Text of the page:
I had been letting the sheep out into the pasture for a short while each day, increasing the length of each visit that they may slowly become accustomed to Arizona grasses and weeds. Yesterday, while my DH and I were cleaning out the aformentioned other half of the barn, the sheep were very merrily making their way across the pasture with looks of glee on their sheepy faces. And this little guy way tasting anything and everything he could find. More so than the others, who stuck close to their moms. This guy (who hasn't received a name yet) was in "Hog Heaven" and was totally enjoying his tastings. A bit of apple leaves here, a Siberian Elm there, some grasses down by the creek, and oh, Look! some dutch clover, and then there's this tasty weed! He was enthusiastic to say the least. Then today, the dreaded "scours". I can't say that I'm surprised that his exuberance resulted in an upset digestive system. In fact, I have a certain amount of empathy for his plight.
A quick look through my sheep library and input from some really nice and sharing shepherds in my Shetland Sheep Group and the little guy received doses of probiotics and Pepto Bismol. While most sheep would view the dosing of these treatments with indignity this little black ram had a strange look on his face after I dosed him. Almost as if to say, "Hey! Thanks for the sauce and the After-Dinner-Mint!"
Yup. Every family has one. And I believe I know who the one is in our family!
And to Fathers everywhere - those who are with us and those who look over our shoulders from somewhere beyond - A VERY HAPPY FATHER'S DAY!!!
Saturday, June 17, 2006
While the sheep have only been here for less than a week, we both realized that space where they are now (sharing quarters with the poultry in another stall) is way too small for their growing needs and before we know it, we willl need their current space for lambs being weaned from their mothers. There was only one option.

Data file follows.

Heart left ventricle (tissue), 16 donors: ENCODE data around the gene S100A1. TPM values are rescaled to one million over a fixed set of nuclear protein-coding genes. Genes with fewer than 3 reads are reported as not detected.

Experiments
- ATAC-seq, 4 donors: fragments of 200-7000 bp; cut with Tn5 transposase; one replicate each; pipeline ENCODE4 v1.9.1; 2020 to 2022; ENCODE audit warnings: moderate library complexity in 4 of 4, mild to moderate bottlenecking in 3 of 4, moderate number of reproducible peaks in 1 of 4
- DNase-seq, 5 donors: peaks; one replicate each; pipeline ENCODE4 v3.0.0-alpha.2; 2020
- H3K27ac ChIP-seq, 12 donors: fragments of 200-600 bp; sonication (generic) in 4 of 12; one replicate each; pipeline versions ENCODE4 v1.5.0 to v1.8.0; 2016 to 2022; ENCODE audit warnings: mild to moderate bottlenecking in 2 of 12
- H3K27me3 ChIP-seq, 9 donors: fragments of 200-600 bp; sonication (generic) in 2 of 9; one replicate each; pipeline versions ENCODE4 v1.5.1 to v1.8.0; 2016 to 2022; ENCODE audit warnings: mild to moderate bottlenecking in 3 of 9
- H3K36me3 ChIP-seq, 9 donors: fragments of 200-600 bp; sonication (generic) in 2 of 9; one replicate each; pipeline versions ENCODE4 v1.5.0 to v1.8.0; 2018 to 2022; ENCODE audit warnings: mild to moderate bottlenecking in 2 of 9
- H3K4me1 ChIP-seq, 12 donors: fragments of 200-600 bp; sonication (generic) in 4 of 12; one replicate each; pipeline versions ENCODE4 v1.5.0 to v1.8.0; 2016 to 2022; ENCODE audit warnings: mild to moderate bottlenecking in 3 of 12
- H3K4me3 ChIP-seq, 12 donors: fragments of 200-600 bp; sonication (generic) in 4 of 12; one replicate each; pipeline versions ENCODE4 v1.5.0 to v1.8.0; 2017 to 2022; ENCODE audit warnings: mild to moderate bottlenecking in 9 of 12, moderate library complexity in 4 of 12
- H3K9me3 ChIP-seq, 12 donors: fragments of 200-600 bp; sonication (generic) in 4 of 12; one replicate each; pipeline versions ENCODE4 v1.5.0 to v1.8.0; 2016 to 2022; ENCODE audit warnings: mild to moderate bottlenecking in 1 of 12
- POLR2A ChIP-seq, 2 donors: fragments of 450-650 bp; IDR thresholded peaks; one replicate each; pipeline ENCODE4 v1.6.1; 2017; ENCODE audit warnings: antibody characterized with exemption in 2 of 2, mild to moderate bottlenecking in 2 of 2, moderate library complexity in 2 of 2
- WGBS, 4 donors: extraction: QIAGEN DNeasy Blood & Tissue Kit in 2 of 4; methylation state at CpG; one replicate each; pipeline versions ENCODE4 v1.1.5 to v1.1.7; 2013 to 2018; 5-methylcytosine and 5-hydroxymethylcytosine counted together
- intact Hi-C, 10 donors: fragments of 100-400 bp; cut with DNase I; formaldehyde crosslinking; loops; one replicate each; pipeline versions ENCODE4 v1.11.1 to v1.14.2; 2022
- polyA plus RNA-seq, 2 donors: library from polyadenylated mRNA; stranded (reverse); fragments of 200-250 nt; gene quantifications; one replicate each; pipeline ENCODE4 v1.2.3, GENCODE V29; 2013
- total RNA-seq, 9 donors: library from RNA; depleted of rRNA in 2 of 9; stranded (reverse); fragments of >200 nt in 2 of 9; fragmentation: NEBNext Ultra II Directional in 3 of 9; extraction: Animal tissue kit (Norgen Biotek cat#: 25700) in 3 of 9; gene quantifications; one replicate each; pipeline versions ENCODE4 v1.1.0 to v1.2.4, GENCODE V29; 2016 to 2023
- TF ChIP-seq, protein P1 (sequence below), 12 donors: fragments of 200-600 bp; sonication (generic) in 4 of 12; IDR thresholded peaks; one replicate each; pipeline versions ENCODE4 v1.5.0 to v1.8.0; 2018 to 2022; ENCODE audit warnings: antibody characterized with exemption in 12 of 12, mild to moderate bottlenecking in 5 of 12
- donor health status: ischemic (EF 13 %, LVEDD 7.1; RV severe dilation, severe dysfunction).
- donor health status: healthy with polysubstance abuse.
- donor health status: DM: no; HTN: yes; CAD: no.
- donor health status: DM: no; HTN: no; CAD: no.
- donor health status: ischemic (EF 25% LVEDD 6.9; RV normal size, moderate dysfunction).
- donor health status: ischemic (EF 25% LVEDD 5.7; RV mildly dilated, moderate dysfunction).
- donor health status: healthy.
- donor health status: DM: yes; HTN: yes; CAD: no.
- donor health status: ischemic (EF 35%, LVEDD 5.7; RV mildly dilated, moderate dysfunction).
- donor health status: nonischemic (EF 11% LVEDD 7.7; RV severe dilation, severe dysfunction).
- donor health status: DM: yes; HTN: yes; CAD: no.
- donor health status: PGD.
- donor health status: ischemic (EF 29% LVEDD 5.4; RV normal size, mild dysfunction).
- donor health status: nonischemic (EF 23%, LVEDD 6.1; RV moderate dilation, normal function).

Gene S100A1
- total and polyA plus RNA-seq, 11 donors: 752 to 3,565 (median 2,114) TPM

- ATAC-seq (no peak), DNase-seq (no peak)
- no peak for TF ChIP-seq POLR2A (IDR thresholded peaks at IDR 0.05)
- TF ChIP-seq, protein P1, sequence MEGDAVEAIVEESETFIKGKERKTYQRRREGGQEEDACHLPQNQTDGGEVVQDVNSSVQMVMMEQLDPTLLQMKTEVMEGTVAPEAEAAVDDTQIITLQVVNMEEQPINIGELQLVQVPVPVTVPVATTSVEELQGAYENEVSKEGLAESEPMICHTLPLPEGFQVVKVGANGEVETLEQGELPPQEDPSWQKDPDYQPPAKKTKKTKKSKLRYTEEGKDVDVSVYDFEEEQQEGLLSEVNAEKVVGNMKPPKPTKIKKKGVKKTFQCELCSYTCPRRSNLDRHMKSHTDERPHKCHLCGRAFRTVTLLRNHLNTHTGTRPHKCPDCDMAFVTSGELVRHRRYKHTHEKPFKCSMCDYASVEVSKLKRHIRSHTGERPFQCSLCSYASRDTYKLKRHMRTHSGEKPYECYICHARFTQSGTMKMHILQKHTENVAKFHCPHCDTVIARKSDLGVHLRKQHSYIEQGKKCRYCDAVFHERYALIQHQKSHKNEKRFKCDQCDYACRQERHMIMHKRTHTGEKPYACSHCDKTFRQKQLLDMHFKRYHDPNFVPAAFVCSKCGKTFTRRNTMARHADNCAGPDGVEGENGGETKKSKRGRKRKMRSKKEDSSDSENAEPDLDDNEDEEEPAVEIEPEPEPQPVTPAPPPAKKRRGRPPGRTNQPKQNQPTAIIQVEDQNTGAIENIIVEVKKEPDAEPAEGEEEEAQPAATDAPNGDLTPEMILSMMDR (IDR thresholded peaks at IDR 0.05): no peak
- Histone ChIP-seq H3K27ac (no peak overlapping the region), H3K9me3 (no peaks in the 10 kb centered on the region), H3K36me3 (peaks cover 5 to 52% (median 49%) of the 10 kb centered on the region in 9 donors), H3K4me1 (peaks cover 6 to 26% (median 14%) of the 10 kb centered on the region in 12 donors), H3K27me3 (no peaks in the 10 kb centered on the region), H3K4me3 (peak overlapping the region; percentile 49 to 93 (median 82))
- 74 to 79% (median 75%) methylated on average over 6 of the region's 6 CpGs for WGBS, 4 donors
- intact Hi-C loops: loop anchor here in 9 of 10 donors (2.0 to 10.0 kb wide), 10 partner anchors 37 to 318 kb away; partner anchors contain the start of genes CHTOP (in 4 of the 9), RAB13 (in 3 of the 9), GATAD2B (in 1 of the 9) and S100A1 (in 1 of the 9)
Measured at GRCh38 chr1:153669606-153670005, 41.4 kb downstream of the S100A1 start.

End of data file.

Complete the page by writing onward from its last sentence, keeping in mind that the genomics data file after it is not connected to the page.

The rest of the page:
Moving these car parts (hoods, trunk lids, etc.) means alot to me. You see, my husband has been trying to restore a 1953 Mercury which had been owned by his Aunt Betty and he actually rode in as a child. And he's doing this restoration without benefit of being in a garage, or under any sort of cover like a carport. This space in the barn was highly prized for storage of these essential pieces to this project. And for him to decide that my sheep were in need of the space more than his car just astounds me. It reminds me that, even after 30 years, of the give-and-take that a marriage requires. But even more so, that the spouse who gives be appreciated by the spouse who takes. Sometimes you're "The Taker" and somethimes, "The Giver".
And I am so glad I took the time to appreciate all he's giving. I sure hope the sheep realize the same. :)
Thursday, June 15, 2006
From this small group: Lacey, and her two black lambs; and Amanda and her two moorit lambs, we will start Sheep Thrills Farm. These are Shetland sheep. They are small but they are very hardy and have great personalities as well as the soft wool they provide for warm clothing.